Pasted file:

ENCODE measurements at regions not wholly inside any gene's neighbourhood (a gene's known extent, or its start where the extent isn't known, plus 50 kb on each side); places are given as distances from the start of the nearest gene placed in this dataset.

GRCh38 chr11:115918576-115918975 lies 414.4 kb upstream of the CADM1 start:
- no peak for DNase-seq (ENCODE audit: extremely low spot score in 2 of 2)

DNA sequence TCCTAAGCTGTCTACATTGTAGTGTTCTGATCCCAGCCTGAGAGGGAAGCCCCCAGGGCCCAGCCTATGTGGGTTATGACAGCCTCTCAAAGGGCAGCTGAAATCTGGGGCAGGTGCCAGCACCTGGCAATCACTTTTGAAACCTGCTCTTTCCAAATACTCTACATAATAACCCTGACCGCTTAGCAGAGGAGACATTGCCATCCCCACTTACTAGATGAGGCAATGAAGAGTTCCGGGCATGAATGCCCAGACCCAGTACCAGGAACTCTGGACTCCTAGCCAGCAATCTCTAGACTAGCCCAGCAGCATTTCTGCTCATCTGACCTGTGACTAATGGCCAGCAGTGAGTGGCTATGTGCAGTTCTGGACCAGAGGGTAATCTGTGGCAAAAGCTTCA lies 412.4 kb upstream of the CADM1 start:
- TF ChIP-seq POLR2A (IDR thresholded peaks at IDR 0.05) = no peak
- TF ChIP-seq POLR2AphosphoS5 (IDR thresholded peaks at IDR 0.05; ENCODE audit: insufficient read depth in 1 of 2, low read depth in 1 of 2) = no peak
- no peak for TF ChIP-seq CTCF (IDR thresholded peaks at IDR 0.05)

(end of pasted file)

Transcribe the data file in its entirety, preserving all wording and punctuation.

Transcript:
ENCODE measurements at regions not wholly inside any gene's neighbourhood (a gene's known extent, or its start where the extent isn't known, plus 50 kb on each side); places are given as distances from the start of the nearest gene placed in this dataset.

GRCh38 chr11:115918576-115918975 lies 414.4 kb upstream of the CADM1 start:
- no peak for DNase-seq (ENCODE audit: extremely low spot score in 2 of 2)

DNA sequence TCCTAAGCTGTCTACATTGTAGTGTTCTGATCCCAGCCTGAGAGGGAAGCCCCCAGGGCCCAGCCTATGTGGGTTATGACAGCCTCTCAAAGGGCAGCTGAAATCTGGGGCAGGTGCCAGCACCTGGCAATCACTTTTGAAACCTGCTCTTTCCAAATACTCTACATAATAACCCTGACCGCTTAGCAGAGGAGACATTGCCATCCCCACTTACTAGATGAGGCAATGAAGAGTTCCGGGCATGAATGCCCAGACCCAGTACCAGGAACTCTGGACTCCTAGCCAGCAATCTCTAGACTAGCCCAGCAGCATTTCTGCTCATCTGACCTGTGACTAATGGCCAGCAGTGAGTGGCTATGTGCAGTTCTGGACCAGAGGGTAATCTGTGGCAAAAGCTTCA lies 412.4 kb upstream of the CADM1 start:
- TF ChIP-seq POLR2A (IDR thresholded peaks at IDR 0.05) = no peak
- TF ChIP-seq POLR2AphosphoS5 (IDR thresholded peaks at IDR 0.05; ENCODE audit: insufficient read depth in 1 of 2, low read depth in 1 of 2) = no peak
- no peak for TF ChIP-seq CTCF (IDR thresholded peaks at IDR 0.05)